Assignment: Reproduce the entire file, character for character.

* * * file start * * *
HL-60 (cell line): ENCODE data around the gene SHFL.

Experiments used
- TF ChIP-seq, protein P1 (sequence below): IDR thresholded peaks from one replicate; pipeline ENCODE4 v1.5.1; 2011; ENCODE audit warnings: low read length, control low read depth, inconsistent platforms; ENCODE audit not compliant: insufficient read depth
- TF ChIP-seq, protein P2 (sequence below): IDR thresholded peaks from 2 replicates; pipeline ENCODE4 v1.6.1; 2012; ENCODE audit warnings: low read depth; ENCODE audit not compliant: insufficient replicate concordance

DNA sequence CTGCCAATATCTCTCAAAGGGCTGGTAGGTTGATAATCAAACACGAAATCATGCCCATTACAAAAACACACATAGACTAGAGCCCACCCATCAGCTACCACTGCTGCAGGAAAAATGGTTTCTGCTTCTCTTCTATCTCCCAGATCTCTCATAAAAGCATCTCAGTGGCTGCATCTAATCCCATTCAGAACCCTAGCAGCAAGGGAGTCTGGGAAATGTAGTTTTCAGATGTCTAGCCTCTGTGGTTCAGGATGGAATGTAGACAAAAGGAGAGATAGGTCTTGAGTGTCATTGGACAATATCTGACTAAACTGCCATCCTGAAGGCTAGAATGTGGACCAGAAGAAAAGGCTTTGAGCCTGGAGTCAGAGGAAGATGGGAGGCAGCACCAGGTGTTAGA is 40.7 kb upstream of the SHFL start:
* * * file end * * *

HL-60 (cell line): ENCODE data around the gene SHFL.

Experiments used
- TF ChIP-seq, protein P1 (sequence below): IDR thresholded peaks from one replicate; pipeline ENCODE4 v1.5.1; 2011; ENCODE audit warnings: low read length, control low read depth, inconsistent platforms; ENCODE audit not compliant: insufficient read depth
- TF ChIP-seq, protein P2 (sequence below): IDR thresholded peaks from 2 replicates; pipeline ENCODE4 v1.6.1; 2012; ENCODE audit warnings: low read depth; ENCODE audit not compliant: insufficient replicate concordance

DNA sequence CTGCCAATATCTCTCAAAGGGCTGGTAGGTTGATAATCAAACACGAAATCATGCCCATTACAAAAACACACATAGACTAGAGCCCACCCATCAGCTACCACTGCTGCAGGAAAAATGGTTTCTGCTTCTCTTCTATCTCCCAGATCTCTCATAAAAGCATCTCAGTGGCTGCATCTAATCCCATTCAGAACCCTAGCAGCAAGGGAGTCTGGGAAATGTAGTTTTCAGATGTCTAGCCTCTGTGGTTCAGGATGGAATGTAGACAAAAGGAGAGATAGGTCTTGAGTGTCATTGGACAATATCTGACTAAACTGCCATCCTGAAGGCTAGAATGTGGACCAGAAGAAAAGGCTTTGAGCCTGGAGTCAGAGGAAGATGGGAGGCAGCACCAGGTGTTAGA is 40.7 kb upstream of the SHFL start: